A milestone day in the rollout of the 5G cellular network will be January 19, bringing faster speeds and wider coverage to millions of cell phones across the country. But the upcoming change, the latest in the advent of 5G, could leave some devices in the dark.
Verizon and AT&T plan to activate their C-band networks on Wednesday, a change that should further increase the speed and availability of both carriers’ networks.
5G stands for “fifth generation cellular” and is being touted as the next big thing for cellular devices.
According to the FCC, 5G offers faster service, fewer delays and greater capacity for users.
“This is the second wave of the 5G era,” said Andy Choi, chief communications officer at Verizon. “You envision over 100 million people in 1,700 cities across the country who will have access to Version’s Ultra Wideband network.”
While 5G has been available to customers of cellular carriers like AT&T, Verizon and T-Mobile for more than a year, new C-band networks slated to go live on Wednesday should further improve speed and availability. of the network. The improvements will be most noticeable at crowded events like concerts or sporting events, Choi said.
“It will not work”
As 5G implementation draws to a close, delays for Americans who still use devices that rely on 3G networks are looming.
Mobile carriers like AT&T and Verizon are shutting down their 3G networks due to the fact that the network is based on old technology and requires more frequency space occupied by older cellular devices. The shutdowns begin in February with AT&T and will end by the end of the year.
That means older cellphones that use 3G won’t be able to receive calls or texts — including to 91 — or use data services, according to the FCC.
OATS (Older Adults Technology Services), an AARP affiliate that helps seniors learn and use technology, advises all Americans that the 3G phase-out could affect:
- Cell phones from 2012 or earlier (including flip phones, pre-2012 smartphones)
- home security systems
- Connected watches
- Medical devices and medical alert bracelets
“One of the things we’ve learned over the years is that many older people tend to hang on to their tech devices a little too long,” said Tom Kamber, founder and chief executive of the ‘OATS. “And after three or four years, that software and an old device tends to be outdated and that puts you at risk of the device breaking down for issues that it’s doing everything it’s supposed to.”
Kamber says outdated technology can expose consumers to security vulnerabilities, and now is a great time to ask providers if the devices you rely on use 3G technology.
“We know that millions of people are relying on outdated devices and we’re sure some people in America won’t be aware of this transition and they’re going to open their phones or press their panic button and it won’t work. not,” Kamber said.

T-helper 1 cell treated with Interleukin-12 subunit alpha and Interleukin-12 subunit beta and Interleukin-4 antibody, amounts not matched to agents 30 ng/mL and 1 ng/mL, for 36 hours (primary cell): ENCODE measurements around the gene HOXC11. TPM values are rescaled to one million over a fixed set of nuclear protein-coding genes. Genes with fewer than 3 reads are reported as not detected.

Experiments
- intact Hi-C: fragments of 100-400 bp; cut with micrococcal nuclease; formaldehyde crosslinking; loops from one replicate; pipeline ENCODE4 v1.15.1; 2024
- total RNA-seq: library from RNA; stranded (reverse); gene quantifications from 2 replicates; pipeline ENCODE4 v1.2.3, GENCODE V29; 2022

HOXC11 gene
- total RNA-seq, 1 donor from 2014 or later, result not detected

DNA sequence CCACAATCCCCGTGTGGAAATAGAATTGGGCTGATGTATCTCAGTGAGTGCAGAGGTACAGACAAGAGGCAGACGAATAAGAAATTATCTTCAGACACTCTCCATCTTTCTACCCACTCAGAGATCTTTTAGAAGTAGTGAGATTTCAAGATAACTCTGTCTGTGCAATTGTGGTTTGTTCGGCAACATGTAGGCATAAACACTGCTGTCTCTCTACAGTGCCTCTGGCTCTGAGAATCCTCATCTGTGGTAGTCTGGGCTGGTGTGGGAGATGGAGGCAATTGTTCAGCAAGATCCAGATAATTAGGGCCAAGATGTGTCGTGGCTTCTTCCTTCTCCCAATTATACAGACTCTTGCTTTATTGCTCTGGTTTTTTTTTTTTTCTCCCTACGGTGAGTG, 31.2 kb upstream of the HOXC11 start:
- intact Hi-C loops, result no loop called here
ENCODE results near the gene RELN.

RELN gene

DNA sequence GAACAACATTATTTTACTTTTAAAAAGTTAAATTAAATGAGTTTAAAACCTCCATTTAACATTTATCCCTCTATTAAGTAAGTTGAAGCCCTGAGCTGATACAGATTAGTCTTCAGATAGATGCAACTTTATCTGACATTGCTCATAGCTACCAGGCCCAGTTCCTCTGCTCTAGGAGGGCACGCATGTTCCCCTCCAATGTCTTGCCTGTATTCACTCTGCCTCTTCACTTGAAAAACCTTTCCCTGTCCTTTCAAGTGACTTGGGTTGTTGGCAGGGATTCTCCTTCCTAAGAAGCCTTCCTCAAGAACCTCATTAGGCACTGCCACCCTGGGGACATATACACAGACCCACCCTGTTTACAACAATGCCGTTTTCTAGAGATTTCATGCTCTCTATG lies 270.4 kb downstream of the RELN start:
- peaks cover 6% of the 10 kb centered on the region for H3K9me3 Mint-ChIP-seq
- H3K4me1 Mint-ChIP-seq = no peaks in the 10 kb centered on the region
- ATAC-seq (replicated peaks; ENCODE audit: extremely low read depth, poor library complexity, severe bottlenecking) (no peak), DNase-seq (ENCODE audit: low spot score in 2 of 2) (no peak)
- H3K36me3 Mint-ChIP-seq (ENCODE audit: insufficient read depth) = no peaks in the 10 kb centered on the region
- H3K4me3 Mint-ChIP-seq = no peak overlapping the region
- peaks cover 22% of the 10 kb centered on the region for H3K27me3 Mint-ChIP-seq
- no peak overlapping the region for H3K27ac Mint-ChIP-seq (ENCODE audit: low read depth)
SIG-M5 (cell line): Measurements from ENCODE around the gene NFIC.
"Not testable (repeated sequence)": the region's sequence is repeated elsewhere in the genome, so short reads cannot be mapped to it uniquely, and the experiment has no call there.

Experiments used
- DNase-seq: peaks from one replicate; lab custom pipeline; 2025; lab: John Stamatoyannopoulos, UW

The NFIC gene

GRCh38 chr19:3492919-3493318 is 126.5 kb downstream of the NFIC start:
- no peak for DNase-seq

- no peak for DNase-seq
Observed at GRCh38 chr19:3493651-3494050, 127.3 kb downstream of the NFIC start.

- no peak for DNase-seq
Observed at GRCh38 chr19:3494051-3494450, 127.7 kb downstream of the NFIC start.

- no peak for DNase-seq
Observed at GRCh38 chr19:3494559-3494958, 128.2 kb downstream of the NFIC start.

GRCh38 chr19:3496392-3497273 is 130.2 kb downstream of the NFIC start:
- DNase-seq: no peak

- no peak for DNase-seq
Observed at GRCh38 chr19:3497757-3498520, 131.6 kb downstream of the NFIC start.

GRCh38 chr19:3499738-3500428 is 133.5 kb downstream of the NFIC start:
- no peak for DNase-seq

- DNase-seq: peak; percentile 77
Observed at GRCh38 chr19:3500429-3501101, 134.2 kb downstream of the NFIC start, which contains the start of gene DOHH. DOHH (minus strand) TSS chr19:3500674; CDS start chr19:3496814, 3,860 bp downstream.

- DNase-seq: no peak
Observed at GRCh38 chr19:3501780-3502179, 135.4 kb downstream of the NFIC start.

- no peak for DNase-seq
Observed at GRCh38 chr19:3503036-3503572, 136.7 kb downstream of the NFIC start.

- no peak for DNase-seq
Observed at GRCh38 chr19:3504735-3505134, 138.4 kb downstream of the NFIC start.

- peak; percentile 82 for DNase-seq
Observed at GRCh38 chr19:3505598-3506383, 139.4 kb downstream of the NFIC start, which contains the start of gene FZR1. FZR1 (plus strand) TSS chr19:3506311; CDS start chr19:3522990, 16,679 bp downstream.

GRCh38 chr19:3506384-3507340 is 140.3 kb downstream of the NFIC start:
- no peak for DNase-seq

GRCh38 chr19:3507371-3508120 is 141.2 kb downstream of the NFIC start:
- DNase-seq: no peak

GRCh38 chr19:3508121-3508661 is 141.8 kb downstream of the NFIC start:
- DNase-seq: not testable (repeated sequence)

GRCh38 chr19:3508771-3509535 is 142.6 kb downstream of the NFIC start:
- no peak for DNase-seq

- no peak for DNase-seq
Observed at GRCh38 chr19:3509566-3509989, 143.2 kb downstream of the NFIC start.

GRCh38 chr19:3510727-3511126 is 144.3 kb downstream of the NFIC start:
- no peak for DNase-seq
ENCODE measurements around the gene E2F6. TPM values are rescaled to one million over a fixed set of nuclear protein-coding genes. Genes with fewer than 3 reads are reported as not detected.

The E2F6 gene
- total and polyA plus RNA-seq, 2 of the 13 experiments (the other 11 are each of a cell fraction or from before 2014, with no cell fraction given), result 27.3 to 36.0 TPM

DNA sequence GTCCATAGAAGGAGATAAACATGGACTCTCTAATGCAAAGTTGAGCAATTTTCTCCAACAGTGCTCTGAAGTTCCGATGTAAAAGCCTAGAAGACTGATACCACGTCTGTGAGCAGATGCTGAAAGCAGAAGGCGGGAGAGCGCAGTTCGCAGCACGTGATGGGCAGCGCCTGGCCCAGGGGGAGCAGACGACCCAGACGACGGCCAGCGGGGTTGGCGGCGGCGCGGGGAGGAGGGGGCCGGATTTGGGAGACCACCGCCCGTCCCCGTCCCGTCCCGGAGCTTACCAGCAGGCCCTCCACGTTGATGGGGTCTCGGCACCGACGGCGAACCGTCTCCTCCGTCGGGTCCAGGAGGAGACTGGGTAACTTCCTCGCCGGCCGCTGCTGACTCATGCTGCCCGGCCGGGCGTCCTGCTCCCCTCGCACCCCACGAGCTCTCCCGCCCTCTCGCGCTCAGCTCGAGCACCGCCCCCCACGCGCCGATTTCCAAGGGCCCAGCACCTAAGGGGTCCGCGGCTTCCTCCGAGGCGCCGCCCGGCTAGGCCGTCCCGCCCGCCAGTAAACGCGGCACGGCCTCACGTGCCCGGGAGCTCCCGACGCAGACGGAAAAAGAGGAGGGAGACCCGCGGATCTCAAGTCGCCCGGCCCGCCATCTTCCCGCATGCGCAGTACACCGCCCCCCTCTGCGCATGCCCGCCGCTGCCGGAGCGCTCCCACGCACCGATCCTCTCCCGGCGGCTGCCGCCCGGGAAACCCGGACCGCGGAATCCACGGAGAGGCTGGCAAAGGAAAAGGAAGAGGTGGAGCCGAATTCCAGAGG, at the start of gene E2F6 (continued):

5G and the digital divide
While major wireless service providers like Verizon are touting 5G as the solution to bridging the digital divide, so far, that has not been proven to be true, according to Angela Siefer, executive director of the National Alliance for Digital Inclusion.
“5G will not bridge the digital divide,” she said. “Because the digital divide is not just about the availability of broadband services; it’s about affordability, digital literacy and appropriate devices.
Historically, Siefer said, wireless service providers have deployed new services and technologies in communities where consumers can afford to upgrade, largely leaving out rural communities and low-income consumers.
“We know that the lower the income, the less likely one is to have broadband service at home,” Siefer said. “The lower a person’s income, the more likely a household is to rely on a mobile phone, as the sole source of internet service or other free public Wi-Fi solutions.”
Siefer pointed to financial support for consumers who may not be able to afford new devices as well as higher cell phone bills. The federal Lifeline program offers a discount on wireless and Internet services to consumers who meet the conditions. Siefert said it’s an underutilized perk.
“Some people find out about it because sometimes the carrier tells them it’s there,” Siefer said. “Information often comes through community organizations or other social service entities, and that’s how a lot of the word got out.”
In addition to Lifeline, the federal government funds a program called High Cost $4.5 billion a year. Its mission is to encourage communications technology companies to extend their networks, “in rural areas where the market alone cannot bear the substantial cost of deploying network infrastructure and providing connectivity”.
“We need whatever solutions exist to be options for diverse communities in rural areas,” Siefert said.
The Midwest Newsroom is an investigative journalism collaboration comprising KCUR, St. Louis Public Radio, Iowa Public Radio, Nebraska Public Media and NPR.